By Jared Talbot | firstname.lastname@example.org
For Colombian soccer player Juan Calderon, making it on to the field for the Flagler College Saints has been a longer journey than for most players. From a life of privilege in Colombia, Calderon had to leave everything behind because of drug cartels — his home, his friends, wealth, and most of all, his love of soccer.
But after working construction to help his family and transferring schools, Calderon has finally made it back on to the field as a walk on for the Flagler men’s soccer team.
“I had never worked a day in my life,” he said. “To leave my girlfriend of four years, my friends and my life that I loved was the hardest thing I ever had to do. Yet I knew it was for our safety and I knew I needed to work for my family. I had to practically give up soccer for a while after that.”
Calderon grew up in Colombia with his family and had everything he could ever want. His father owned a farm where he was able to play soccer every day. He had his own driver that took him wherever he wanted and he didn’t have to clean his room or make his bed. He described his life as “perfect.”
As he got older, he found himself with a lot of friends, a girlfriend and couldn’t have been happier. But in 2012, that all changed.
“The cartels were beginning to affect my town and nearby towns,” he said. “Just two hours from me there were kids joining militias and the cartels were practically taking over towns. My father’s farm provided for the whole village and the cartels knew this. It wasn’t before long that we had to flee.”
Calderon’s father sat his family down and explained to them that they had to leave Colombia and that Calderon would go with his family, but that his dad would have to stay until he could get a passport because his original was lost when they left the farm. His brother was allowed to stay because the professional soccer team he was playing for was going to take care of him.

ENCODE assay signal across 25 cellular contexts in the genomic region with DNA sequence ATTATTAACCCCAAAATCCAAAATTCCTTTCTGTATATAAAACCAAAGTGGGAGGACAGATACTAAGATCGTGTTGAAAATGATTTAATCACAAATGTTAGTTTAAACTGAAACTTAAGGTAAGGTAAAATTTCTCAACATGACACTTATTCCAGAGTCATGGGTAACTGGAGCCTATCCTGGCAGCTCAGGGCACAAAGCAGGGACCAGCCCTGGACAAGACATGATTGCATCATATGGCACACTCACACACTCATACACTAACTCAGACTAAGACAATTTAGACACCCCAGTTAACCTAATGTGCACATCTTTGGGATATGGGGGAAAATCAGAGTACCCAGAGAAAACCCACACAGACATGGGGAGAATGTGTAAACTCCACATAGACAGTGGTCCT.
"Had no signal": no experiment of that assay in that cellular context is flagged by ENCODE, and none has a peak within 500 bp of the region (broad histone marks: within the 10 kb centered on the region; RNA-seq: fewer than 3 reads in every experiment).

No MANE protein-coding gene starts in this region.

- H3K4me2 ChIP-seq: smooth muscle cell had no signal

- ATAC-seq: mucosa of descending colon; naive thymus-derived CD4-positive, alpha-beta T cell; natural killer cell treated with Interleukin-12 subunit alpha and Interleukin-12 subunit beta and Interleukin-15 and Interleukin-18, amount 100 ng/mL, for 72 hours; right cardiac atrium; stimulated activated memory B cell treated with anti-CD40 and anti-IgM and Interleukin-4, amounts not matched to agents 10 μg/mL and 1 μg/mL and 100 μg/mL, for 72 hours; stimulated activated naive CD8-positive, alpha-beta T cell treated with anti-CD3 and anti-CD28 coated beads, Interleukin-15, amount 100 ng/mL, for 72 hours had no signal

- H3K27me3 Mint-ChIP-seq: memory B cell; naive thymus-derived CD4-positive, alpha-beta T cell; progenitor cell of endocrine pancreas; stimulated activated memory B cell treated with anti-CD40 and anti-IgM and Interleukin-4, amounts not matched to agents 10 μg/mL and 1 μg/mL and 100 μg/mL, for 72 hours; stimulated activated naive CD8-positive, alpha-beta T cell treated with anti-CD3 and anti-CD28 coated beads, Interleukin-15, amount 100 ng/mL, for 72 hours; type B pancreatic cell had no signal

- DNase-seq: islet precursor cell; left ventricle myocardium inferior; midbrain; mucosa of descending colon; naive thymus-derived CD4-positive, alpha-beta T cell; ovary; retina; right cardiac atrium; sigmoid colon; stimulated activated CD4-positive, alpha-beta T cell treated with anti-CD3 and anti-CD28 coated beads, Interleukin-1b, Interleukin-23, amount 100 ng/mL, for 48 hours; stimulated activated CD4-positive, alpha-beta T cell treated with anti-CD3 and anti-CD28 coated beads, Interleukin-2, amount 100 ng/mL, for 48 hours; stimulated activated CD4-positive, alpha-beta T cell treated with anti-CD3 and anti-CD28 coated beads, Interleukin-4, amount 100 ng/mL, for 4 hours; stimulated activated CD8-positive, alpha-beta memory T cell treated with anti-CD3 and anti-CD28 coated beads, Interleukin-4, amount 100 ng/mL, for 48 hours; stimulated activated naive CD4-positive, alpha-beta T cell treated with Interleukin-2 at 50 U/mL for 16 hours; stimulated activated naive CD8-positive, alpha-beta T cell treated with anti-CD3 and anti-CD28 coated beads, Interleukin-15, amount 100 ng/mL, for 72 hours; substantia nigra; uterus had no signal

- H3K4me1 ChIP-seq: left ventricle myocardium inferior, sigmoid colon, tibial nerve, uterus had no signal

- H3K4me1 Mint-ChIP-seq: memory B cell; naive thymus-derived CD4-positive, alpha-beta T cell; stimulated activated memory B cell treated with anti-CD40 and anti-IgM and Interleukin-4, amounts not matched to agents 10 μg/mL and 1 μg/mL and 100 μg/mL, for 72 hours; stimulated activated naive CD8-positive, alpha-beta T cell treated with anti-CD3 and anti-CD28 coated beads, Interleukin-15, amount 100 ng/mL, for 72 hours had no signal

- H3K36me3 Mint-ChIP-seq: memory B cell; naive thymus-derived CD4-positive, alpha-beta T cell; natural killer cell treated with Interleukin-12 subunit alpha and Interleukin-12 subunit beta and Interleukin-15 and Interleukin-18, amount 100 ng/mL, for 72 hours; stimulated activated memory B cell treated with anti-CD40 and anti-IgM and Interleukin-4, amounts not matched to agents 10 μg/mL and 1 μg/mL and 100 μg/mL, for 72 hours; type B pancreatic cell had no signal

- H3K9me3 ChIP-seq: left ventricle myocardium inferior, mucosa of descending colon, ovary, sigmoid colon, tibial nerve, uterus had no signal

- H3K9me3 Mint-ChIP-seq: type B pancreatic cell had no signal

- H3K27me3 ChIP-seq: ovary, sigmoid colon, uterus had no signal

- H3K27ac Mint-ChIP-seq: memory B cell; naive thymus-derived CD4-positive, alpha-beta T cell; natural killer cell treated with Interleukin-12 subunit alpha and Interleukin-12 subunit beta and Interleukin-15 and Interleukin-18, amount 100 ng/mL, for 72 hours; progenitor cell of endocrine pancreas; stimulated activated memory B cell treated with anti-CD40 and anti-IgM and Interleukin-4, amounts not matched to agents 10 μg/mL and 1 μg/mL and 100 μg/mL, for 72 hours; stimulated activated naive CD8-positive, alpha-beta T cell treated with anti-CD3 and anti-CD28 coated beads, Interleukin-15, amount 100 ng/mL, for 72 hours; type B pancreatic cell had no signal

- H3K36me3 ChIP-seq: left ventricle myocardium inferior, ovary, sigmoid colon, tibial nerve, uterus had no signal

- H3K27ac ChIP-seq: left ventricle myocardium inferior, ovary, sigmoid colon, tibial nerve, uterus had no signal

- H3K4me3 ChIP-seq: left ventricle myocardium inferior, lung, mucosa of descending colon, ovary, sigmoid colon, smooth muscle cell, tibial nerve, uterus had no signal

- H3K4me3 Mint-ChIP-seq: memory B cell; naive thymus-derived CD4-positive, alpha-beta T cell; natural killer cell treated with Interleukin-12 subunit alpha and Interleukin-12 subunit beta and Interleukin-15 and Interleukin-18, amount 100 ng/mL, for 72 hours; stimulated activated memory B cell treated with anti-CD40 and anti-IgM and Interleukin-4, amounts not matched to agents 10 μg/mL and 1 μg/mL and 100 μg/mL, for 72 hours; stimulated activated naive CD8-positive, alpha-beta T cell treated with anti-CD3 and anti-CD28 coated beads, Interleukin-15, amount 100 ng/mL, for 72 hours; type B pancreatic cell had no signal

The next thing Calderon knew, he had left his family, friends and his whole life behind him. For the next year, he spent his time looking after his family and working to help with any financial problems especially until his father got back.
At 19, he was working construction just to help with his family and things were not easy. His father, however, wanted more for him.
“My father told me that he wanted me to try and get a scholarship for soccer and said I was probably better than a lot of kids anyways,” he said. “I was out of shape, but it felt like destiny when I met a college coach. I was playing in a league and a coach for Southern Wesleyan University found me and offered me a full scholarship to go play for them.”
Calderon went on to play for the Division II soccer program for two years until finally, he accepted the fact that the school was not for him. He wanted a fresh start and told his family this. He found Flagler when doing research into various colleges and not too long after, was accepted.
“I was excited to come here but I wanted to play two more years of soccer,” he said. “I emailed coach [John] Lynch every day for a long time but he never responded. So when I got here, I was unsure if I was going to be able to play. I tried out a few times though and he took me on as a walk on.”
Coming off a major knee injury which sidelined him for the majority of his junior season, Calderon heads into his senior season next fall with high hopes. Lynch, head coach of the men’s soccer team, had nothing but good things to say about Calderon.
“Calderon is a very positive person and is a good influence on the team,” Lynch said. “He is a hard worker and is always pushing himself and his teammates to be better.”
Ever since Calderon first touched a soccer ball, he knew he belonged with a ball at his feet. From a very young age, his father took his brother and him to watch some of the top soccer clubs play in Colombia and to this day, they are some of his fondest memories.
“My father is a big inspiration for me because he had the chance to play soccer at a high level but knew he had to support his family,” Calderon said. “He’s taught me so much about the game as well as my brother who is now playing professionally is Colombia right now.”
From a life of privilege and joy playing soccer on the fields in Colombia, to a life of filled with perspective gained from struggle in a new world and to the fields of Flagler, Calderon is at peace once again.
“At the beginning, I used to say to myself ‘why did this all have to happen?’ Now I appreciate everything so much more,” he said. “I know why I am here now and what I have to do now.”